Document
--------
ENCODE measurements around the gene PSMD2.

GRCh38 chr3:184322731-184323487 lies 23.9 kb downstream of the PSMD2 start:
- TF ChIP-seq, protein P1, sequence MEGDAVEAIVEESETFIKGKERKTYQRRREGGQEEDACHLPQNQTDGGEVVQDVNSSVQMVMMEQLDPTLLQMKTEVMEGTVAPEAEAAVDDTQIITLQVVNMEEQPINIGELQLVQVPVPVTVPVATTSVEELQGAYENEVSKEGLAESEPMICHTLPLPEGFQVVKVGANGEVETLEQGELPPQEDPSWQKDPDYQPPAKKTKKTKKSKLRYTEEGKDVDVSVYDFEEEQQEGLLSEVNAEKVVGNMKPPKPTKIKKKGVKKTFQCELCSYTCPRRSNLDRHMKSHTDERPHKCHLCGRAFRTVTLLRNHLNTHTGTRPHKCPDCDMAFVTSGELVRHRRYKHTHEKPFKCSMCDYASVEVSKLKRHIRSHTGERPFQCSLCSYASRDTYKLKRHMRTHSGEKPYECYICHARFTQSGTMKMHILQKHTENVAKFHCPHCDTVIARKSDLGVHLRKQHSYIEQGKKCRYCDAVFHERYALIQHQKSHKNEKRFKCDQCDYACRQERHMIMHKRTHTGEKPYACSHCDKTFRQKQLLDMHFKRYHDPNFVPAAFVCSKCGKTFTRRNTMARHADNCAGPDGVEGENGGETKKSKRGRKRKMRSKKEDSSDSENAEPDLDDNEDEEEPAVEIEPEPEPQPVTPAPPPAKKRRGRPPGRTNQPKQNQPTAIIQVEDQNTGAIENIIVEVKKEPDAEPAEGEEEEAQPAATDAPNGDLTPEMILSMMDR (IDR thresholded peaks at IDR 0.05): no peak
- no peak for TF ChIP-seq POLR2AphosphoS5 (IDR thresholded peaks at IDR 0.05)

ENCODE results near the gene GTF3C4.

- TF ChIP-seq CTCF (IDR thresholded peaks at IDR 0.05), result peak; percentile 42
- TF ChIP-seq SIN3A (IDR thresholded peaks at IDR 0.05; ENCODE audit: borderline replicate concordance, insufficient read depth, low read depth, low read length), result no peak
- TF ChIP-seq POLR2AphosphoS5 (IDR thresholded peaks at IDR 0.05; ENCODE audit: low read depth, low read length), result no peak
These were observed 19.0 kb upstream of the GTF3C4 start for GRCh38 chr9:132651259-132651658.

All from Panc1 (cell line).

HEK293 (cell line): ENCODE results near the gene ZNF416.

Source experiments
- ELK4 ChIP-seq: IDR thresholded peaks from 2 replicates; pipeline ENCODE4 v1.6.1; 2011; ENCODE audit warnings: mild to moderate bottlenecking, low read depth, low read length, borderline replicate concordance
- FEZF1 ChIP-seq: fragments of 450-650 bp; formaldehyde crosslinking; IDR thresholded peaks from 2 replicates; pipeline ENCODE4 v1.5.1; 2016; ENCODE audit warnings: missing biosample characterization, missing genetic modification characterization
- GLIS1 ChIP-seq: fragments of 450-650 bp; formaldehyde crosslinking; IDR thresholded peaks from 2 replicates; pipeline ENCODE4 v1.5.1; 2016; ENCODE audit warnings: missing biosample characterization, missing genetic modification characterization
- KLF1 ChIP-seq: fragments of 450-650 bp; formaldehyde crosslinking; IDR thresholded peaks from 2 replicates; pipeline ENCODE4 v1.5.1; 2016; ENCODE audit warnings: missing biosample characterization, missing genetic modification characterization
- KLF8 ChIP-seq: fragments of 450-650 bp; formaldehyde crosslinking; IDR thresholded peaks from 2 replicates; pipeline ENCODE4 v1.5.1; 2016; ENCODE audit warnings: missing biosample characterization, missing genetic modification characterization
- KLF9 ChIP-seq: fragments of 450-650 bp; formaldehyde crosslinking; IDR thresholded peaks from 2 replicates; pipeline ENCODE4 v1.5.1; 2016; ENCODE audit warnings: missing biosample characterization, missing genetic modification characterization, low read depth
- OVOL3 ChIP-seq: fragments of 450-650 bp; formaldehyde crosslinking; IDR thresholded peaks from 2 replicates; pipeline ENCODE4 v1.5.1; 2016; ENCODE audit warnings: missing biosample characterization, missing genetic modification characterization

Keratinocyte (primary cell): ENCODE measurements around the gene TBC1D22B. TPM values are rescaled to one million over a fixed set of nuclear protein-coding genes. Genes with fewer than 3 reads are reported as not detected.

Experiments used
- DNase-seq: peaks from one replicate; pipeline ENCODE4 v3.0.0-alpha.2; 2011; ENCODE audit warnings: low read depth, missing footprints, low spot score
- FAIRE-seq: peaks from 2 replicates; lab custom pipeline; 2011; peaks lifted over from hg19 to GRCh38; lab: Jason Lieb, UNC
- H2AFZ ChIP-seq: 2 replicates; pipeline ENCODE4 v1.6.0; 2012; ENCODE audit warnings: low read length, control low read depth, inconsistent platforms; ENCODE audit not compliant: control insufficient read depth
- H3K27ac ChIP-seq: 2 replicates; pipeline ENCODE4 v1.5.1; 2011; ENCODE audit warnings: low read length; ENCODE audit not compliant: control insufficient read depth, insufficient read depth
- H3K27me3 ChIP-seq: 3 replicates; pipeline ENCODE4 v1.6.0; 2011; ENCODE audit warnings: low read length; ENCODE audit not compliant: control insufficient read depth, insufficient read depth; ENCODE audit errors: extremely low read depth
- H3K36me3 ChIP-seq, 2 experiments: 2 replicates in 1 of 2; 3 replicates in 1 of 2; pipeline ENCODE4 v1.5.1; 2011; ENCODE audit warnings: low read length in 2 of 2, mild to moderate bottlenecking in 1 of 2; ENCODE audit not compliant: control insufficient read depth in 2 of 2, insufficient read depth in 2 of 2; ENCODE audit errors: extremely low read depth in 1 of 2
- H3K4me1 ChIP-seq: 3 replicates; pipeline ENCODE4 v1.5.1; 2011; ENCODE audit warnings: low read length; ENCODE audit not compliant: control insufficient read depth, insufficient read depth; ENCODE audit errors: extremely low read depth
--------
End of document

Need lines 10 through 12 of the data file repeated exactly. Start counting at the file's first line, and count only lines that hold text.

All from Panc1 (cell line).

HEK293 (cell line): ENCODE results near the gene ZNF416.

Source experiments